Legislative proposals under consideration in Washington, DC could dramatically expand the size and authority of government agencies, and not merely those traditionally focused on health care.
While the Department of Health and Human Services (HHS) would expand significantly under any of the federal health care reforms currently under consideration, a possible compromise measure could also saddle the Office of Personnel Management (OPM) with administering a public health plan for the entire population, necessitating a massive increase in size and budget.
Expanded Powers, Duties
Under the health care legislation passed by the House of Representatives, HHS Secretary Kathleen Sebelius would have a greatly expanded set of duties and authority, including the power to mandate the type of medical care, rates, and term between insurers and patients.
Jeffrey Anderson, a senior fellow in health care studies at the Pacific Research Institute in San Francisco, believes HHS’s expansion in authority and size is inevitable under the House plan.
“Medicare is housed at the U.S. Department of Health and Human Services (HHS), so if Democrats choose to expand Medicare eligibility, as has been proposed, down to the age of 55, HHS’s size would expand along with Medicare and the national debt,” Anderson said. “It would be impossible to stop the growth.”
New OPM Role
While HHS is traditionally focused on health care, Senate Democrats propose the OPM, a smaller agency which currently administers the Federal Employees Health Benefits Program (FEHBP), be tasked with providing the same service for a significant portion of the general public. The director of OPM reports directly to the President, and the agency is currently structured to deal exclusively with government employees.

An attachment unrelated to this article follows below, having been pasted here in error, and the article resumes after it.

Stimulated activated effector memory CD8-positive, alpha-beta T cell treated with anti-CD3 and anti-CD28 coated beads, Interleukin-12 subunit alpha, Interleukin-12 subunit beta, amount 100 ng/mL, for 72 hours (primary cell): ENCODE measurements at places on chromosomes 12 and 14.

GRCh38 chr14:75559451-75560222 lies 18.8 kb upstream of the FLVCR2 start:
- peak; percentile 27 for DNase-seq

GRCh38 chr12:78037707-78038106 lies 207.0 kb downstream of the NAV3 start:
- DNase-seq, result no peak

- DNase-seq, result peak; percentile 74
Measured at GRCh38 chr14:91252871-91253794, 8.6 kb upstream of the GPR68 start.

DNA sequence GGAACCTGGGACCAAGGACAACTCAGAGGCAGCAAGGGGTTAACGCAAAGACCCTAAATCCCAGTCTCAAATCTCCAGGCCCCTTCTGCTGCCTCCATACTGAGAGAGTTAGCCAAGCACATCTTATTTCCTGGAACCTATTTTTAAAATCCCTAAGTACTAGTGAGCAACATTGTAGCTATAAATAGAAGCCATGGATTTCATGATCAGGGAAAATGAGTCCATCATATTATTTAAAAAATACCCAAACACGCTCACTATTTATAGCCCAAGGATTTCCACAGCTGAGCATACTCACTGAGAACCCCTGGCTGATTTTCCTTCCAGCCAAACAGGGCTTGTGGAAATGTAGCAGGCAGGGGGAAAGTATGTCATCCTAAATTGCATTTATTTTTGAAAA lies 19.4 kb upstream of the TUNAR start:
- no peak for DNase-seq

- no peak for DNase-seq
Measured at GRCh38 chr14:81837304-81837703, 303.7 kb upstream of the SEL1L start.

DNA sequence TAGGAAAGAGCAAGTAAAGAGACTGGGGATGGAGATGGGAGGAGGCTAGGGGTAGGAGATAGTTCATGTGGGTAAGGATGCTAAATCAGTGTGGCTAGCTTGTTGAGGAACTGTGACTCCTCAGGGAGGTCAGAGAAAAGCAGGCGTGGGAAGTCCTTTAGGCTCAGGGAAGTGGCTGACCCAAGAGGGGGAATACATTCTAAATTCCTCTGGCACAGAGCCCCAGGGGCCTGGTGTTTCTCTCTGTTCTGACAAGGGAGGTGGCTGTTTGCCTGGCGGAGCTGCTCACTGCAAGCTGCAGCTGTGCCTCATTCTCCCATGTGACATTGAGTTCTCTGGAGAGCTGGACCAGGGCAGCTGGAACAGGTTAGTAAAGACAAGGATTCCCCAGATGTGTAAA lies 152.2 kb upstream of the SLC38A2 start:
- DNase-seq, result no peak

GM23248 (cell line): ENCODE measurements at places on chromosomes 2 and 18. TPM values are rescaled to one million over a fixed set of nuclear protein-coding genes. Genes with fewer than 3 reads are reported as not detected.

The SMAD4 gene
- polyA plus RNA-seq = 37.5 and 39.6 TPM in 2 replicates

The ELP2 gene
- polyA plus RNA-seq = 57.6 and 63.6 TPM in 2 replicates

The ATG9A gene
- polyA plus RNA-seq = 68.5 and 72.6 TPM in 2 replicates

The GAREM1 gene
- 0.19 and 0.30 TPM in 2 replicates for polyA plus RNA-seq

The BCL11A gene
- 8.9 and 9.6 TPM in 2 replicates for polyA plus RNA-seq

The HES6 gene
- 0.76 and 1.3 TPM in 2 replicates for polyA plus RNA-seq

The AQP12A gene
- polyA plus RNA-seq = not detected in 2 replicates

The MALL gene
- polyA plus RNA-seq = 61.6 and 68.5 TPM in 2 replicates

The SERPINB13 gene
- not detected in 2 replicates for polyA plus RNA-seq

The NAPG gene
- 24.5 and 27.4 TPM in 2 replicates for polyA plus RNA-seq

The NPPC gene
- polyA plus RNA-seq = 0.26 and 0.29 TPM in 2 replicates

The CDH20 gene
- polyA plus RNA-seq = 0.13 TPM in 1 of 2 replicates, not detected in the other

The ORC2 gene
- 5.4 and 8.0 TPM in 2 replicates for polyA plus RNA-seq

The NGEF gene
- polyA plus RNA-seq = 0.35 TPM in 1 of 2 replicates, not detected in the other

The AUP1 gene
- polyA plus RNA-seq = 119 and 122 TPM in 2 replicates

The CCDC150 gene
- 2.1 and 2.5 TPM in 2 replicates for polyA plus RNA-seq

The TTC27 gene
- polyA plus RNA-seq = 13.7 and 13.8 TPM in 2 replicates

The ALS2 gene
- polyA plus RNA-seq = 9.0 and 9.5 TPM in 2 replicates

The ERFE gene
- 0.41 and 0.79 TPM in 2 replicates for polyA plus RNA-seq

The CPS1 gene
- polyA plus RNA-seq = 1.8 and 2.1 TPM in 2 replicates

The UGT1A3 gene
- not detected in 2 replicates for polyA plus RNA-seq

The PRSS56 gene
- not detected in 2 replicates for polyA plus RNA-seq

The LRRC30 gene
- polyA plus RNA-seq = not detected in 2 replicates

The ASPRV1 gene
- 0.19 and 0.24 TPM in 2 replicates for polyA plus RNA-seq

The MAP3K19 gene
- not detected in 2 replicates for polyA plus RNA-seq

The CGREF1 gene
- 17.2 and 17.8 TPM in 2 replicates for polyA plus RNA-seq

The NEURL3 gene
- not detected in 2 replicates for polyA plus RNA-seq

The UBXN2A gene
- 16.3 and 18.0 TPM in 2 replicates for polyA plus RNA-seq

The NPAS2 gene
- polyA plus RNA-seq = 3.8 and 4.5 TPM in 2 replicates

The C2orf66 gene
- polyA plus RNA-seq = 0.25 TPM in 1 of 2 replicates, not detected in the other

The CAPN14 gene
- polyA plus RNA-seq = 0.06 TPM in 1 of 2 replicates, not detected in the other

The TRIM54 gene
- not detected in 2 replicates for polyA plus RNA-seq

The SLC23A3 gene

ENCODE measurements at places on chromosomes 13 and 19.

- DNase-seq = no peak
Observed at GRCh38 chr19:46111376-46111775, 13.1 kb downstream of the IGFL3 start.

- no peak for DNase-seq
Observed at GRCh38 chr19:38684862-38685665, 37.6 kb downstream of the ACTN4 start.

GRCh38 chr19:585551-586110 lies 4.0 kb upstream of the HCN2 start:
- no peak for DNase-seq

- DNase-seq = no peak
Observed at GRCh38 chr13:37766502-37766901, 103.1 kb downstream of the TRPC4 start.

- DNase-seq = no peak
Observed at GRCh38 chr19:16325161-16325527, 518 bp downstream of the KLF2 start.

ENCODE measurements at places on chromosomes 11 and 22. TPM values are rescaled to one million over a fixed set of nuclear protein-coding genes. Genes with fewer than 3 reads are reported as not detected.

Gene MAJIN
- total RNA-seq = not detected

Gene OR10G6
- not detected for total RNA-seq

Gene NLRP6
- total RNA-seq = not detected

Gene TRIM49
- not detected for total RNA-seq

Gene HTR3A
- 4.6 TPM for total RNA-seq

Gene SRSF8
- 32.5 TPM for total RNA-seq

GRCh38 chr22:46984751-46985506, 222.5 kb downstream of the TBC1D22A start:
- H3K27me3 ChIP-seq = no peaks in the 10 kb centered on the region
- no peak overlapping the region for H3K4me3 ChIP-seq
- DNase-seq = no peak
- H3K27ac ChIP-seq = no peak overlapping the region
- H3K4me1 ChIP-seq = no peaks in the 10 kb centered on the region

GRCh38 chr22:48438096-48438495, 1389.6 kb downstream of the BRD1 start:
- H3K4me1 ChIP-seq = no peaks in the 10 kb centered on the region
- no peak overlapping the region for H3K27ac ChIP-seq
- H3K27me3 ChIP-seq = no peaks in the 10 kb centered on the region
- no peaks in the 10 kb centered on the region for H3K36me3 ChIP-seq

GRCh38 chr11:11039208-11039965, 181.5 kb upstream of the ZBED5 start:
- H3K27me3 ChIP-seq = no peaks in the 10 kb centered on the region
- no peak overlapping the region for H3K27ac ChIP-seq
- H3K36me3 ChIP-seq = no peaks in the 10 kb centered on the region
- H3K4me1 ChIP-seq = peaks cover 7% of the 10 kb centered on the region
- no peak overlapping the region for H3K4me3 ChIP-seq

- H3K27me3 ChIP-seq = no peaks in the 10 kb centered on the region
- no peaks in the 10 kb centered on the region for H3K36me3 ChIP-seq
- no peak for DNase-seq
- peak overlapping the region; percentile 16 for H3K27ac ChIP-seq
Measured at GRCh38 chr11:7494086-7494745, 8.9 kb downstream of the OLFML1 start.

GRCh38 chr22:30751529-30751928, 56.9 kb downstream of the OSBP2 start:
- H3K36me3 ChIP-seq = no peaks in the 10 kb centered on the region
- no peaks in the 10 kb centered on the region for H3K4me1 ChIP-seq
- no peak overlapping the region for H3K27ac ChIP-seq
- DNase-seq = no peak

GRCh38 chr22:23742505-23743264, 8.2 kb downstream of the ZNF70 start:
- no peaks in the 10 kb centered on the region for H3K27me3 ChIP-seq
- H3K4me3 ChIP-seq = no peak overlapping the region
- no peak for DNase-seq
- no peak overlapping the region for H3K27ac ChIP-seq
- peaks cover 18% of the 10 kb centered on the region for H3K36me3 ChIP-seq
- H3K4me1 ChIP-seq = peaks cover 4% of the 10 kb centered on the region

Michael Franc, vice president of the Heritage Foundation, doesn’t believe OPM is capable of effectively extending past the federal workforce.
“A number of past OPM Directors do not like this proposal, and they’ve said that OPM would not be able to handle the additional workload,” Franc said.
OPM currently manages the system for a comparatively homogenous group of federal employees, in a very lightly regulated system with virtually no real mandates on coverage. Expanding their purview to the population as a whole could be challenging.
“The companies that take part in the FEHBP are basically free to design plans based on what market conditions would dictate to attract customers without much regulation,” Franc said. “And federal employees actually like it that way. But this solution could raise more problems than it solves.”
‘Goal Is to Expand Government’
Anderson believes the OPM option could be a fallback position for the White House if a true public option fails.
“This all goes to the main idea of the President’s notion of health-care reform,” Anderson said. “The goal is to expand the reach of the federal government and the scope of power in Washington over your health.”
Loren Heal ([email protected]) writes from Neoga, Illinois.